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This column is dedicated to the refuah sheleimah of Shlomo Eliezer ben Chaya Sarah Elka.

The Rambam is of the opinion that a safek is permitted min haTorah. The rabbanan forbade one to take a chance and do something that is a safek issur. Many Rishonim disagree with this ruling and say that a safek is forbidden min haTorah. The Rishonim ask on the Rambam’s opinion from many places in Shas. The Acharonim are bothered because there is a pasuk in this week’s parshah, which they feel is a question on the Rambam and also that the Rishonim do not ask from it. Regarding the prohibition against cutting down a fruit tree, the pasuk in Devarim 20:20 says, “Only a tree that you are certain is not a fruit tree may you cut down.” Why does one have to know with certainty that a tree is not fruit bearing? Even if he is in doubt, it should be permitted according to the Rambam’s opinion that a safek is permitted min haTorah.

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Some Acharonim suggest that this question can be avoided by looking at how the Rambam himself learns this pasuk. In Hilchos Melachim 6:9, the Rambam says that a non-fruit bearing tree may be cut down even if one does not need it. Similarly, a tree that used to bear a lot of fruit and now only bears a few fruit – not enough to make it worthwhile to pick – may be cut down as well. The Kesef Mishneh there explains that the source for the halacha of the Rambam is a braisa in Baba Kama that derives from the extra words in the pasuk in this week’s parshah, “that you are certain that it is not a fruit bearing tree,” that the tree used to bear many fruit and now does not bear enough. Based on this they suggest that we can answer the question on the Rambam. Because once a tree was established as a fruit-bearing tree, it has a chazakah that it will remain as such. The only way that one will be able to cut down such a tree is if he knows with certainty that it is not bearing fruit, or enough fruit, any longer.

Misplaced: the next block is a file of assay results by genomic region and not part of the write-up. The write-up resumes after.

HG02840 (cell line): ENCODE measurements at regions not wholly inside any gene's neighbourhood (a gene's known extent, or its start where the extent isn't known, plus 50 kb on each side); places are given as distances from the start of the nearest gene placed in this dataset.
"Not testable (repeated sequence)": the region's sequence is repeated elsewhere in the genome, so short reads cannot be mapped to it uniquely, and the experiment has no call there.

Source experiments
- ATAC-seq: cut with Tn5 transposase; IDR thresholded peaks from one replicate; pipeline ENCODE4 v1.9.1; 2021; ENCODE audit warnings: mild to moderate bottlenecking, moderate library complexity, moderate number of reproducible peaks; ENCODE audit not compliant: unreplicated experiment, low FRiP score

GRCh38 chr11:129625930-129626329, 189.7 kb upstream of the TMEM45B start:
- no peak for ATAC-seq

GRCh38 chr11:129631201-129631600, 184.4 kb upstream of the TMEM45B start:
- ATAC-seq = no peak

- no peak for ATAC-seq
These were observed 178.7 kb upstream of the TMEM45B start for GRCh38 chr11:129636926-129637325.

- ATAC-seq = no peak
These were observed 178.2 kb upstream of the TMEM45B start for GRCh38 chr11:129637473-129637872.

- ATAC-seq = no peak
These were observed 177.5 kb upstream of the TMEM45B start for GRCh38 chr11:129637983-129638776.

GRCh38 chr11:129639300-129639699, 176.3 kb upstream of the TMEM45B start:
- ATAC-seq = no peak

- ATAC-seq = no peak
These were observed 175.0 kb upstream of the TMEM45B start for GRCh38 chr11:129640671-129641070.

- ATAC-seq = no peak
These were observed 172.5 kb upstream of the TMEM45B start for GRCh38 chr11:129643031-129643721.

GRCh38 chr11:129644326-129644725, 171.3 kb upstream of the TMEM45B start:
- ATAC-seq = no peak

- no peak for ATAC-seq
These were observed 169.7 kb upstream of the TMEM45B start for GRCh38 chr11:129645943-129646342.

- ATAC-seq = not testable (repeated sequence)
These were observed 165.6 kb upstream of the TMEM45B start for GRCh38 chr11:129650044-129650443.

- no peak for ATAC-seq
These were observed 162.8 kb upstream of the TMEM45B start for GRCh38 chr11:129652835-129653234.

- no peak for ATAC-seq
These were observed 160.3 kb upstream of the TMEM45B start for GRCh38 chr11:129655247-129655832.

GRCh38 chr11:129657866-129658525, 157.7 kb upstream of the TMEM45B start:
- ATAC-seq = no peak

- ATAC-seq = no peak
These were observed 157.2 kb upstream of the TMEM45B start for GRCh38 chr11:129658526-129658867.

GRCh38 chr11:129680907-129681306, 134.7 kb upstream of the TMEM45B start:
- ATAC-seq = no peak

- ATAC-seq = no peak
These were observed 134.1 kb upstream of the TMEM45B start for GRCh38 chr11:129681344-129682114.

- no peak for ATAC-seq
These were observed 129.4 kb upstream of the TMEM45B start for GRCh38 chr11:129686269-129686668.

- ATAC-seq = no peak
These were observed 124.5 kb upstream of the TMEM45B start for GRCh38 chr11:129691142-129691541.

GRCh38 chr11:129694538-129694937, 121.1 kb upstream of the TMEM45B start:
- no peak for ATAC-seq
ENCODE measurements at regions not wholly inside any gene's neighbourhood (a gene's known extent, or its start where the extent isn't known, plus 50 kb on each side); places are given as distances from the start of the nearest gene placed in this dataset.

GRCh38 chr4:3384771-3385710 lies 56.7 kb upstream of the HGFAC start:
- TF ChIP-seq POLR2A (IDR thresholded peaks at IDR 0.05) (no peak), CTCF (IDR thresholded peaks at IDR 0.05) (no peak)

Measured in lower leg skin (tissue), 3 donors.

The Chasam Sofer, in Baba Kama, suggests another answer. He says that since there are many fruit trees in the world, one cannot rely on the general rule that a safek is permitted min haTorah. This is because although there are far more non-fruit bearing trees in the world, the fruit-bearing trees are kavuah (set in their place). Therefore one may not cut down a tree unless he is certain that it is not fruit bearing.

This is similar to a scenario whereby there are two stores, one that sells kosher meat and the other that sells non-kosher meat. If meat was brought from one of them and we are unsure from which one, even the Rambam agrees that one may not eat the meat – even min haTorah. This is because it is ikvah issurah (the issur is established). The Rambam only says that one may rely on a safek min haTorah when the issur is not definitely there. If one of the possibilities is definitely an issur, one may not rely on the safek.

The Chasam Sofer then asks this question on the pasuk’s necessity: Why would we think that one could cut down a tree if he is unsure whether it is fruit bearing? Since it is both ikvah issurah and kavuah, it should be obvious that it is forbidden. He answers that perhaps we need the pasuk because if one assumes that a tree is not fruit bearing it is not an act of destruction, and thus should be permitted. Therefore the Torah tells us that it is nonetheless forbidden.

I would suggest that the question doesn’t begin here; on the contrary the question is on the other Rishonim. The Torah is allowed to decree that in certain areas we should make an exception to the general rule and not allow one to rely on a safek. Regarding the prohibition of cutting down fruit trees, the Torah says that we should not rely on the general rule of safek de’oraisa lekulah; rather, one must know with certainty that it is not fruit bearing before cutting it down. If one is unsure, he may not cut down the tree. According to the Rishonim who opine that a safek mi’de’oraisa is always forbidden, why does the Torah need to write a pasuk that says that one may not cut down a tree when he is unsure whether it is a fruit-bearing tree? Shouldn’t we already know this by applying the general rule of safek de’oraisa lechumrah (every safek must be ruled as forbidden)?

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Rabbi Fuchs learned in Yeshivas Toras Moshe, where he became a close talmid of Rav Michel Shurkin, shlit”a. While he was there he received semicha from Rav Zalman Nechemia Goldberg, shlit”a. He then learned in Mirrer Yeshiva in Brooklyn, and became a close talmid of Rav Shmuel Berenbaum, zt”l. Rabbi Fuchs received semicha from the Mirrer Yeshiva as well. After Rav Shmuel’s petira Rabbi Fuchs learned in Bais Hatalmud Kollel for six years. He is currently a Shoel Umaishiv in Yeshivas Beis Meir in Lakewood, and a Torah editor and weekly columnist at The Jewish Press.
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